Paul Macklin's Math Cancer Lab Website

People

Research Faculty

Paul Macklin

Paul Macklin, Ph.D., MMCL Leader

Education

Selected Honors

  • U. of Texas Health Science Center SBMI John P. McGovern Award for Outstanding Teaching, 2009
  • UC-Irvine Department of Mathematics Kovalesky Outstanding Ph.D. Thesis Award, 2007
  • National Science Foundation Graduate Research Fellowship, 1999-2000 & 2001-2003
  • U. of Nebraska-Lincoln Chancellor's Scholar, summa cum laude, honors program, 1999
  • Barry M. Goldwater Scholarship, 1998

Recent positions

  • Co-Founder and Co-Director, Consortium for Integrative Computational Oncology (CICO), U. of Southern California, May 2011-present
  • Assistant Professor of Research Medicine, Center for Applied Molecular Medicine, U. of Southern California, Aug. 2011-present
  • Lecturer (permanent staff--UK version of tenure-track), Division of Mathematics, U. of Dundee, Feb. 2010-Aug. 2011
  • Assistant Professor, School of Biomedical Informatics (formerly School of Health Information Sciences), U. of Texas Health Science Center-Houston, Jul. 2007-Feb. 2010

Research Interests

Dr. Macklin has over 10 years' experience (since 2001) in modeling cancer using continuum, discrete, and multiscale techniques. He has been particularly focused on developing methods to rigorously calibrate mathematical and computational models to patient clinical data, with the hope of moving decades of modeling advances from the blackboard to the clinic to improve patient care. As a critical part of these efforts, Macklin is developing standardizations for exchanging experimental and computational data. A novel creation of this work is the digital cell line—an extensible, standardized representation of a cell line, its physical and behavioral characteristics (phenotype), and corresponding microenvironmental conditions. A repository of ever-improving digital cell lines will allow modelers to more efficiently create, exchange, extend, and recombine models of cancer.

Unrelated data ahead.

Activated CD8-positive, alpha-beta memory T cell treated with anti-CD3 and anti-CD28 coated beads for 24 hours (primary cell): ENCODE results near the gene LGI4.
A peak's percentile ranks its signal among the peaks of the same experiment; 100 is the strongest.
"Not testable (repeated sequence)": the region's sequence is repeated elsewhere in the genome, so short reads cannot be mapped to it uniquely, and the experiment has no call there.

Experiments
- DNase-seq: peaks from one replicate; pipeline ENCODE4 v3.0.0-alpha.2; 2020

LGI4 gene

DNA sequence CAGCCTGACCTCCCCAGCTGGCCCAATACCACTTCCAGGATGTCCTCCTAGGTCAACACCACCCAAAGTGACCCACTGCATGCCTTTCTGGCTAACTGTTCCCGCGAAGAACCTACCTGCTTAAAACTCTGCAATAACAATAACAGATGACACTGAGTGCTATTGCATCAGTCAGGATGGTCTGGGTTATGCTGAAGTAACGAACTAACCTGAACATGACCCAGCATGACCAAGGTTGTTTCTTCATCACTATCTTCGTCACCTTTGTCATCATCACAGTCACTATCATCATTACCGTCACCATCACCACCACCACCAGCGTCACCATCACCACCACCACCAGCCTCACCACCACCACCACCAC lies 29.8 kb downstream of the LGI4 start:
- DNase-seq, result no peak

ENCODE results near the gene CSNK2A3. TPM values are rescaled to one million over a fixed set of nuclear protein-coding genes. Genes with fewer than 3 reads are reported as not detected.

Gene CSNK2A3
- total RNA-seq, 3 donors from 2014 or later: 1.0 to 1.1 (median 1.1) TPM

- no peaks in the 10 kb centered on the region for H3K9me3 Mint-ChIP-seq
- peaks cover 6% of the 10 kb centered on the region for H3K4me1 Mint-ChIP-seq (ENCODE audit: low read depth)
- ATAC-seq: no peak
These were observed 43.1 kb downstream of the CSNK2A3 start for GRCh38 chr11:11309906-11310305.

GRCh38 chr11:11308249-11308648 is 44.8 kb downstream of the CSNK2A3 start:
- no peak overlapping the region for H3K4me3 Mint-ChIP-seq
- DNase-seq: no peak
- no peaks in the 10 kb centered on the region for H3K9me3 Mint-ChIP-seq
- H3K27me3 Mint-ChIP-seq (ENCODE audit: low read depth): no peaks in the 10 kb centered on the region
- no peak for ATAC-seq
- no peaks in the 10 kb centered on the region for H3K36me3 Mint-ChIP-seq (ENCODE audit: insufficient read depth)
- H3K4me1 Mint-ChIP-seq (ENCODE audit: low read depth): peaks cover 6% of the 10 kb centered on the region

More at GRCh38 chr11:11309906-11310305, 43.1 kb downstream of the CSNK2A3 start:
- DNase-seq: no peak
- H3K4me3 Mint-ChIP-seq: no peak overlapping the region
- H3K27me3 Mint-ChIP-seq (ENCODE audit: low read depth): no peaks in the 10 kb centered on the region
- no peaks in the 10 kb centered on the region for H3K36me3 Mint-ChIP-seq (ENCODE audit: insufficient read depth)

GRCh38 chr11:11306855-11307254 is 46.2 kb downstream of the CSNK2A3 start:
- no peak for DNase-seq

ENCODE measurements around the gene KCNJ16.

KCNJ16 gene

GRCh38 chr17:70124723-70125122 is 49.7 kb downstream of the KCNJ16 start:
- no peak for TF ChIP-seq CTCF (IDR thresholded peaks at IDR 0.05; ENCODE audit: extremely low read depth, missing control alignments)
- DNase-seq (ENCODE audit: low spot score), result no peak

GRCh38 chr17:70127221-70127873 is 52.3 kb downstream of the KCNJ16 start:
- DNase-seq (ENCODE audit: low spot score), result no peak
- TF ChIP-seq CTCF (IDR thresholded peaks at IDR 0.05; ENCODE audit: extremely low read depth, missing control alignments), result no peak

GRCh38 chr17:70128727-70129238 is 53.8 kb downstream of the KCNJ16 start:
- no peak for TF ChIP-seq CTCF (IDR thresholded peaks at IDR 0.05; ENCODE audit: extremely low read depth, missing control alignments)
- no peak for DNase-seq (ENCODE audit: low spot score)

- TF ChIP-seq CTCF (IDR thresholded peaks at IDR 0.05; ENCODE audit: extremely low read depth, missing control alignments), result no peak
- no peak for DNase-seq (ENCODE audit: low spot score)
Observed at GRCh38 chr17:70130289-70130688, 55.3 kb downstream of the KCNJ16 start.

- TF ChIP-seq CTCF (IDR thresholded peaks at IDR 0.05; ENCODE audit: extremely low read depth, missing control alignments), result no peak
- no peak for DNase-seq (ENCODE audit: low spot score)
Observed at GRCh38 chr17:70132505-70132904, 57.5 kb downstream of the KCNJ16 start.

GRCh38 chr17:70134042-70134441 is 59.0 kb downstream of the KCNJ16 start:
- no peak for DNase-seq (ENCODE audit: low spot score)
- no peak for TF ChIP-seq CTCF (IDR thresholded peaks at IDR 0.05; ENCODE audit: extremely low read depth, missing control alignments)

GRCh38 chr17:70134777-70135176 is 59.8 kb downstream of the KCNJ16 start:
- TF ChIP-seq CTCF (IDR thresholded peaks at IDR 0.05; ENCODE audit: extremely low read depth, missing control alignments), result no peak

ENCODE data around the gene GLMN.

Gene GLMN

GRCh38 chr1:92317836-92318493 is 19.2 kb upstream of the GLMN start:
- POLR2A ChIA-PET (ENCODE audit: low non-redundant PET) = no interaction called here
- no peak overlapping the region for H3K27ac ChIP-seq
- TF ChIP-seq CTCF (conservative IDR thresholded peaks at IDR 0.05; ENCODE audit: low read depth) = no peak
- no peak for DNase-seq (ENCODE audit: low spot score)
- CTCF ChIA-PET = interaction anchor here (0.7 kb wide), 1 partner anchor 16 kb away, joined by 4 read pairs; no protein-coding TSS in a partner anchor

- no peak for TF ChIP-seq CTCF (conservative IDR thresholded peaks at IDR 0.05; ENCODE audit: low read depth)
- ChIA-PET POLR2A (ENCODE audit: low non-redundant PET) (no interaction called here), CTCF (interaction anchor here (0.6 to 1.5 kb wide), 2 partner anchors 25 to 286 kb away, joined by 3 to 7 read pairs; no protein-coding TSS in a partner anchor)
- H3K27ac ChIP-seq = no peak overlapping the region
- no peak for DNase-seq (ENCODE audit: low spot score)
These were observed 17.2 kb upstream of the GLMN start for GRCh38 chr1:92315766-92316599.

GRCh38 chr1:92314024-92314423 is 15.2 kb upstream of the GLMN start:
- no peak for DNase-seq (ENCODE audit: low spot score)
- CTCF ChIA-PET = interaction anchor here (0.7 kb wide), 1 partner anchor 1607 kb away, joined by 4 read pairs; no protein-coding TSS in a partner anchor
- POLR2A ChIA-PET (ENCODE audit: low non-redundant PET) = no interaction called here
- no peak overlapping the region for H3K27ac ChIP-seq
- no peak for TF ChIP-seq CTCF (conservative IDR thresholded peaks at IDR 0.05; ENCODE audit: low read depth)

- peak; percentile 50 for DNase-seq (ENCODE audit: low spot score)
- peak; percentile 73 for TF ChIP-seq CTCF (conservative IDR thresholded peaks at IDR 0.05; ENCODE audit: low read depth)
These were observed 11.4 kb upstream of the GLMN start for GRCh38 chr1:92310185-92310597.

To date, much of Macklin's modeling work has been applied to ductal carcinoma in situ (DCIS: a precursor to invasive breast cancer), which has allowed significant model validation. In his decade of cancer research, Macklin has worked closely with pathologists, radiologists, surgeons, biologists, mathematicians and engineers in exciting, multidisciplinary teams.

For his M.S. and Ph.D. work, he developed a sophisticated computational model of tumor growth as a moving boundary problem, using the level set method (to represent the tumor-host boundary) and high-accuracy ghost fluid methods (to solve nonlinear reaction-diffusion equations on complex moving domains). Significant advances included state-of-the-art, high-order efficient numerical solvers, the first incorporation of the necrotic core dynamics into continuum tumor growth, simulations of dynamic, heterogeneous microenvironments, and coupling of tumor biomechanics, hypoxia, and angiogenesis into a single simulation framework.

More recently, Macklin has developed a cutting-edge agent-based (individual-based) model that can be directly calibrated to patient immunohistochemistry and morphometric measures from hematoxylin and eosin (H & E) stains. The agent model can be straightforwardly coupled with intracellular and intercellular signaling models, as well as with pharmacokinetic/pharmacodynamic (PKPD) models of therapeutic response.

CV: Curriculum Vitae (March 9, 2014)
Contact: Click here

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Postdoctoral Students

Samuel Friedman

Samuel Friedman, Ph.D., Postdoctoral Student

Education

Short Bio and Research Interests

Originally from Wisconsin, Dr. Friedman attended the University of Chicago for his undergraduate degrees where he worked in the Kavli Institute for Cosmological Physics with Andrey Kravtsov by creating computional models of galactic cannibalism with the Sagittarius dwarf spheroidal galaxy and the Milky Way. For graduate school, he attended the Astronomy Department at the University of Wisconsin-Madison, first working for Linda Sparke working on local group galaxy dynamics, and then for Sebastian Heinz working on heating mechanisms of shock waves interacting with bubbles as it relates to AGN Feedback and the intergalactic medium (IGM). He next worked as a Systems Programmer on the HTCondor project in the Center for High Throughput Computing in the Computer Sciences Department at the University of Wisconsin-Madison. When he's not at work, he enjoys playing board games, reading maps, watching/riding trains, and competes in ballroom dancing.